COLUMBIA, S.C. — In the end, the coach who preaches accountability was nowhere to be found.
The last we saw of John Calipari was with 10:23 left in the game at Colonial Life Arena when the Kentucky coach, his shirttail out, his voice no doubt hoarse from screaming, his volcanic emotions having run over, made the long walk from the floor back to the locker room after getting himself ejected.
By the time South Carolina hit its two technical free throws — two of six the Gamecocks made thanks to three UK technical fouls — then scored a basket on the inbounds play and Kentucky got the ball back, the Cats were down by 16 points.
In desperation, Kentucky rallied to slice the lead all the way to one point with 21 seconds remaining, but it wasn't enough. South Carolina won 72-67. Around the nation, jaws dropped.
That's the South Carolina that is now 11-18. That's the South Carolina that is 4-12 in the SEC. That's the South Carolina that came into the game with an RPI ranking of 194.
Yes, as we have been told over and over, this is a young Kentucky basketball team.
But it was the 55-year-old coach who lost his poise.
Asked whether Calipari should have been around to give his team guidance, assistant John Robic, the coach who did the post-game news conference, said he wasn't going to answer that question.
According to UK, the reason Robic faced the media and not Calipari was because the head coach was doing his radio show. Never mind that it is a very rare occurrence when Calipari does not come to the post-game news conference.
UK did email reporters a few quotes from the head coach, including, "I wish I didn't get thrown out of the game, so I could fight with our team."
Robic should get the credit for inspiring the fight. Once Cal got tossed, Kentucky went on an 11-2 run to cut the lead to 57-50. Robic called timeouts. He drew up plays. He coached his heart out.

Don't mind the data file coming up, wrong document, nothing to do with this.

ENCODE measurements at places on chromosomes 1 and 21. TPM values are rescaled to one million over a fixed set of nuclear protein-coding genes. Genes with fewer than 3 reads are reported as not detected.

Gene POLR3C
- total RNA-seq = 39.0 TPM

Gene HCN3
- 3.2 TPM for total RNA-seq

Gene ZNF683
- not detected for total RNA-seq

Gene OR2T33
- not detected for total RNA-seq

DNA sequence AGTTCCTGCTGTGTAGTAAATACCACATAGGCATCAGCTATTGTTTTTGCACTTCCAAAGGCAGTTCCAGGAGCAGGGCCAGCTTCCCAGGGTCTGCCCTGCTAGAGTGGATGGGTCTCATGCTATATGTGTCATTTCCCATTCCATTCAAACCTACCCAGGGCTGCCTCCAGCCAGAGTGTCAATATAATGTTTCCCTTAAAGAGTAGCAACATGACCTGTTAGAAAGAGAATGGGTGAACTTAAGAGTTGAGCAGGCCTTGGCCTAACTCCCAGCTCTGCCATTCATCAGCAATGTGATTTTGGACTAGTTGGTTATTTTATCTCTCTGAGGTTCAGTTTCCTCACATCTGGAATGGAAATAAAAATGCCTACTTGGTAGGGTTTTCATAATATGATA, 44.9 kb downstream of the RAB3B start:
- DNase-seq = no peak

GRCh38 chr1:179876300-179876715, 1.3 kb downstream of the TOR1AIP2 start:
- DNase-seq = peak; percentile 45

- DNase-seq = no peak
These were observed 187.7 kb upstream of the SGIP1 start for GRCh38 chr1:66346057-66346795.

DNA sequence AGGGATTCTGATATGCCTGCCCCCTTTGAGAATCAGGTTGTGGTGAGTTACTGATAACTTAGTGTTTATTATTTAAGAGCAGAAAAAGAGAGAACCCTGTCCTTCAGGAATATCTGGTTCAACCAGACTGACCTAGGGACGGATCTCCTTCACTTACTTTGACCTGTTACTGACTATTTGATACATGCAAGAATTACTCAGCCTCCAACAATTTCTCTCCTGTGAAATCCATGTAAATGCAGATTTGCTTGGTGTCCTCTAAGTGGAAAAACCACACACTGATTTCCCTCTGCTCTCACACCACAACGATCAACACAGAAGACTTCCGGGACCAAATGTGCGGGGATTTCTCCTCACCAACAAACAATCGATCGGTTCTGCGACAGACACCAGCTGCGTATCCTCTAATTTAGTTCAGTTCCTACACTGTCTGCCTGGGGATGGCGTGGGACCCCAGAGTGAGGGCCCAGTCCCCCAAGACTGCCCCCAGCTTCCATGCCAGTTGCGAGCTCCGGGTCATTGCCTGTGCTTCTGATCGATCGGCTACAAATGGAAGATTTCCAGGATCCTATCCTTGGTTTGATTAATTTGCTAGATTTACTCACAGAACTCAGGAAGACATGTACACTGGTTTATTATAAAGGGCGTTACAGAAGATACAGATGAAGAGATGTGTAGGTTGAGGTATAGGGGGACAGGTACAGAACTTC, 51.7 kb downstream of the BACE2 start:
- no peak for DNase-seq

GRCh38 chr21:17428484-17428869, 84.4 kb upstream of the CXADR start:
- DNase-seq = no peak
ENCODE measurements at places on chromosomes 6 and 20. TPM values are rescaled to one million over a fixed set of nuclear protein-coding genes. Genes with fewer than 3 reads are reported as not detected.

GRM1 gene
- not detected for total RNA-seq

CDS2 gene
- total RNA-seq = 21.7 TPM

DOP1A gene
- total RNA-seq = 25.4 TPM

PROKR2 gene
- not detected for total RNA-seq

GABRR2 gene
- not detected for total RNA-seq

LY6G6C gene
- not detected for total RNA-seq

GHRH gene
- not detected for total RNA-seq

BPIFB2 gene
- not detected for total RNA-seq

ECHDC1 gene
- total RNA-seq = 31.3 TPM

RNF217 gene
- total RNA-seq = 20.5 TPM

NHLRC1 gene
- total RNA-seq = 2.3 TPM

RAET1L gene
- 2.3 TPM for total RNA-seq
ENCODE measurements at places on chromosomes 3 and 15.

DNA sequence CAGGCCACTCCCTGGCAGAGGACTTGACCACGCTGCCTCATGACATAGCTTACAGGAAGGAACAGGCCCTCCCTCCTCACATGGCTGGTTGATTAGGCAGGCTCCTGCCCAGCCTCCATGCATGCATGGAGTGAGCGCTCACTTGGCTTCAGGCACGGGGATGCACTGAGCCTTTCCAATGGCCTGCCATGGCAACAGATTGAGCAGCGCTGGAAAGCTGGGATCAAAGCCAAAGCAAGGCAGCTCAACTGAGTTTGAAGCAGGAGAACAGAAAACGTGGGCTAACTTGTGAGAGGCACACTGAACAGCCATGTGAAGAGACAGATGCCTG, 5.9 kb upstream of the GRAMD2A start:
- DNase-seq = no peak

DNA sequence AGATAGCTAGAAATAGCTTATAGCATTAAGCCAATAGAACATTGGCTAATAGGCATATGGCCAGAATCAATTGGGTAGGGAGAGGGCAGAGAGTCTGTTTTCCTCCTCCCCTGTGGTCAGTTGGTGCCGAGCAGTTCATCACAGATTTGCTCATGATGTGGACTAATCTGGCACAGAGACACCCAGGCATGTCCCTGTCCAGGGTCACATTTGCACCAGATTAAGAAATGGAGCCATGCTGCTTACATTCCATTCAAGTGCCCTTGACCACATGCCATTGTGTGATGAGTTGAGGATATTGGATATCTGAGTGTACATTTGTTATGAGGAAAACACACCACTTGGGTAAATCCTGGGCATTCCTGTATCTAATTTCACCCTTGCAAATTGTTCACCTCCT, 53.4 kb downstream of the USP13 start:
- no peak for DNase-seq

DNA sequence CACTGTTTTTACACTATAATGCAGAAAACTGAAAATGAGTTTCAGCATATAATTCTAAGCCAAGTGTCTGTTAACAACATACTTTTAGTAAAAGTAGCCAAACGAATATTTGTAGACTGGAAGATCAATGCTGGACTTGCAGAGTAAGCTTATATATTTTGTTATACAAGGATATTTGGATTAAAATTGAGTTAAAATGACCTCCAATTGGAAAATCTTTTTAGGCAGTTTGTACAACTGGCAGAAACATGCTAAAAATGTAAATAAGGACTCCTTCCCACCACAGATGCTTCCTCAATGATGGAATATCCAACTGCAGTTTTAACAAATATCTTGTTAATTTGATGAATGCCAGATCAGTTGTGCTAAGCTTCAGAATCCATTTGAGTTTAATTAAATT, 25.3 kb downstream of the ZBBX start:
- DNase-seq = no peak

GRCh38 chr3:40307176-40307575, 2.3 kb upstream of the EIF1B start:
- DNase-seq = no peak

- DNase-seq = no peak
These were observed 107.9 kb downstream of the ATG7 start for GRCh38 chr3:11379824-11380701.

"We knew we were better than that and we wanted to show it," said guard Aaron Harrison.
The previous 30 minutes were a completely different story, however. In those 30 minutes, the fight with his team seemed to have a completely different meaning.
Bottom line: Calipari is a terrific basketball coach, but for whatever reason, this team does not play like a well-coached team. There are too many bad shots, too many turnovers, too many unforced errors, too many mental mistakes, too many times when there is a noticeable lack of hustle.
When this hyped team should be playing its best basketball of the season, it is clearly playing its worst. After shooting 34.2 percent in the overtime home loss to Arkansas on Thursday, the Cats shot 17.2 percent in the first half against the Gamecocks, 26.9 percent for the game.
Julius Randle and Alex Poythress each missed six of seven shots. Aaron Harrison missed 12 of 16 shots. James Young missed eight of 12 shots.
Meanwhile, Calipari screamed and stamped his foot and jumped in the air and ran subs in and out as if operating a revolving door. Nothing worked.
For all the post-LSU talk about UK's supposed growth, is Randle a better player now than he was in November? Are the Harrison twins? Is Young? Is Kentucky a better team right now, with two games left in the regular season, than it was when the SEC season began?
"It's going to be a great story," said Aaron Harrison, meaning the Cats will turn this thing around.
It's a far different story right now, certainly different than the one we expected in the pre-season when the Cats boasted a freshmen class regarded as possibly the best in history, a No. 1 national ranking, and a coach who proclaimed "We are college basketball."
Saturday night, after the bus left the arena, all we got was Calipari via email.
"Proud of the guys for not giving up," said the statement, "but we all have to figure out what do we each have to do to get this team right."
Starting at the top.